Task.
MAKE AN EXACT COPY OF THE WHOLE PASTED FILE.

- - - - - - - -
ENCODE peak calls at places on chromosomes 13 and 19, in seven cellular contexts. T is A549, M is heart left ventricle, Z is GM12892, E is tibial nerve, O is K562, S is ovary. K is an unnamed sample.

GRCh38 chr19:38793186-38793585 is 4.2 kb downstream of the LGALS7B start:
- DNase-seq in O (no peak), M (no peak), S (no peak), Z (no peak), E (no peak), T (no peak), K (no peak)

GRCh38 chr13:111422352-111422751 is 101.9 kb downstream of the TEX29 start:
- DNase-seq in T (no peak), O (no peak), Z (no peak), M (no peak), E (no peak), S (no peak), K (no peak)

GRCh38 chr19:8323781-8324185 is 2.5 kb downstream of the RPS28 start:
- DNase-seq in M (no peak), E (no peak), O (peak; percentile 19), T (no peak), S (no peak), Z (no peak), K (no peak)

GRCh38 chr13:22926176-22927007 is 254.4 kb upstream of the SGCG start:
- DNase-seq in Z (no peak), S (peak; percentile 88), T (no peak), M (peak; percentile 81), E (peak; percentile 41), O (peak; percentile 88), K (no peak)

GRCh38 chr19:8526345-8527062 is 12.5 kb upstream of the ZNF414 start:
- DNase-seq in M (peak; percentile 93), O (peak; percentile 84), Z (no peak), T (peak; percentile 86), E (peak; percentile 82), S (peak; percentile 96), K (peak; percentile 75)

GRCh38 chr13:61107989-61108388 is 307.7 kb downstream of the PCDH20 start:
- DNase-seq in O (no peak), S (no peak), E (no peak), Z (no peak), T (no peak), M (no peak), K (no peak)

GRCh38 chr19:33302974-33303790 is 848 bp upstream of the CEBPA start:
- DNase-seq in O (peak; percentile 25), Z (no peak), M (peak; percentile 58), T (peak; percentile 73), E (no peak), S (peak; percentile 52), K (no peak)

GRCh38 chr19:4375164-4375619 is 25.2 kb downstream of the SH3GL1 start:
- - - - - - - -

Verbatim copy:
ENCODE peak calls at places on chromosomes 13 and 19, in seven cellular contexts. T is A549, M is heart left ventricle, Z is GM12892, E is tibial nerve, O is K562, S is ovary. K is an unnamed sample.

GRCh38 chr19:38793186-38793585 is 4.2 kb downstream of the LGALS7B start:
- DNase-seq in O (no peak), M (no peak), S (no peak), Z (no peak), E (no peak), T (no peak), K (no peak)

GRCh38 chr13:111422352-111422751 is 101.9 kb downstream of the TEX29 start:
- DNase-seq in T (no peak), O (no peak), Z (no peak), M (no peak), E (no peak), S (no peak), K (no peak)

GRCh38 chr19:8323781-8324185 is 2.5 kb downstream of the RPS28 start:
- DNase-seq in M (no peak), E (no peak), O (peak; percentile 19), T (no peak), S (no peak), Z (no peak), K (no peak)

GRCh38 chr13:22926176-22927007 is 254.4 kb upstream of the SGCG start:
- DNase-seq in Z (no peak), S (peak; percentile 88), T (no peak), M (peak; percentile 81), E (peak; percentile 41), O (peak; percentile 88), K (no peak)

GRCh38 chr19:8526345-8527062 is 12.5 kb upstream of the ZNF414 start:
- DNase-seq in M (peak; percentile 93), O (peak; percentile 84), Z (no peak), T (peak; percentile 86), E (peak; percentile 82), S (peak; percentile 96), K (peak; percentile 75)

GRCh38 chr13:61107989-61108388 is 307.7 kb downstream of the PCDH20 start:
- DNase-seq in O (no peak), S (no peak), E (no peak), Z (no peak), T (no peak), M (no peak), K (no peak)

GRCh38 chr19:33302974-33303790 is 848 bp upstream of the CEBPA start:
- DNase-seq in O (peak; percentile 25), Z (no peak), M (peak; percentile 58), T (peak; percentile 73), E (no peak), S (peak; percentile 52), K (no peak)

GRCh38 chr19:4375164-4375619 is 25.2 kb downstream of the SH3GL1 start: